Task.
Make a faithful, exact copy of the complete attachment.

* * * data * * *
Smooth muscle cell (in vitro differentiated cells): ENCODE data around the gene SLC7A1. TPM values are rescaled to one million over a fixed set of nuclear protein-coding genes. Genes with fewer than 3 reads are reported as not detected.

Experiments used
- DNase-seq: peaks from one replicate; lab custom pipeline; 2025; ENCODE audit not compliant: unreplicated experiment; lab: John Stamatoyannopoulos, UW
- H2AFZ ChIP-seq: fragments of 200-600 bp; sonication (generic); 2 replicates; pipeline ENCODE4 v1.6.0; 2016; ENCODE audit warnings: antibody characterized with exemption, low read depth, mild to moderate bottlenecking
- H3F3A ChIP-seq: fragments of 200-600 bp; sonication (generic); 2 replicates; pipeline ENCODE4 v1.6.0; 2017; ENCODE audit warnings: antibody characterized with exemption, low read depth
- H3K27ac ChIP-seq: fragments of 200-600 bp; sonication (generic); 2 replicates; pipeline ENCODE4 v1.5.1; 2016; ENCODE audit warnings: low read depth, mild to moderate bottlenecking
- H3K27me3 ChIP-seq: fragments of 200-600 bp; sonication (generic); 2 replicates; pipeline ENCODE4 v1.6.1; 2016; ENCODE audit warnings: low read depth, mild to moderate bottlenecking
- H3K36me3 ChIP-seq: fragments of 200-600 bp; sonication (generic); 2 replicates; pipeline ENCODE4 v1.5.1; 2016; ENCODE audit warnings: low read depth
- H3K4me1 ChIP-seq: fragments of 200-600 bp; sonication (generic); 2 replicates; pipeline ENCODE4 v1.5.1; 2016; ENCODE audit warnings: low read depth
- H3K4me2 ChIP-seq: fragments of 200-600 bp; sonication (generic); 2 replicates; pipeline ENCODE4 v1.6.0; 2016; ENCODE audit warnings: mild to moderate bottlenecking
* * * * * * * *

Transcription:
Smooth muscle cell (in vitro differentiated cells): ENCODE data around the gene SLC7A1. TPM values are rescaled to one million over a fixed set of nuclear protein-coding genes. Genes with fewer than 3 reads are reported as not detected.

Experiments used
- DNase-seq: peaks from one replicate; lab custom pipeline; 2025; ENCODE audit not compliant: unreplicated experiment; lab: John Stamatoyannopoulos, UW
- H2AFZ ChIP-seq: fragments of 200-600 bp; sonication (generic); 2 replicates; pipeline ENCODE4 v1.6.0; 2016; ENCODE audit warnings: antibody characterized with exemption, low read depth, mild to moderate bottlenecking
- H3F3A ChIP-seq: fragments of 200-600 bp; sonication (generic); 2 replicates; pipeline ENCODE4 v1.6.0; 2017; ENCODE audit warnings: antibody characterized with exemption, low read depth
- H3K27ac ChIP-seq: fragments of 200-600 bp; sonication (generic); 2 replicates; pipeline ENCODE4 v1.5.1; 2016; ENCODE audit warnings: low read depth, mild to moderate bottlenecking
- H3K27me3 ChIP-seq: fragments of 200-600 bp; sonication (generic); 2 replicates; pipeline ENCODE4 v1.6.1; 2016; ENCODE audit warnings: low read depth, mild to moderate bottlenecking
- H3K36me3 ChIP-seq: fragments of 200-600 bp; sonication (generic); 2 replicates; pipeline ENCODE4 v1.5.1; 2016; ENCODE audit warnings: low read depth
- H3K4me1 ChIP-seq: fragments of 200-600 bp; sonication (generic); 2 replicates; pipeline ENCODE4 v1.5.1; 2016; ENCODE audit warnings: low read depth
- H3K4me2 ChIP-seq: fragments of 200-600 bp; sonication (generic); 2 replicates; pipeline ENCODE4 v1.6.0; 2016; ENCODE audit warnings: mild to moderate bottlenecking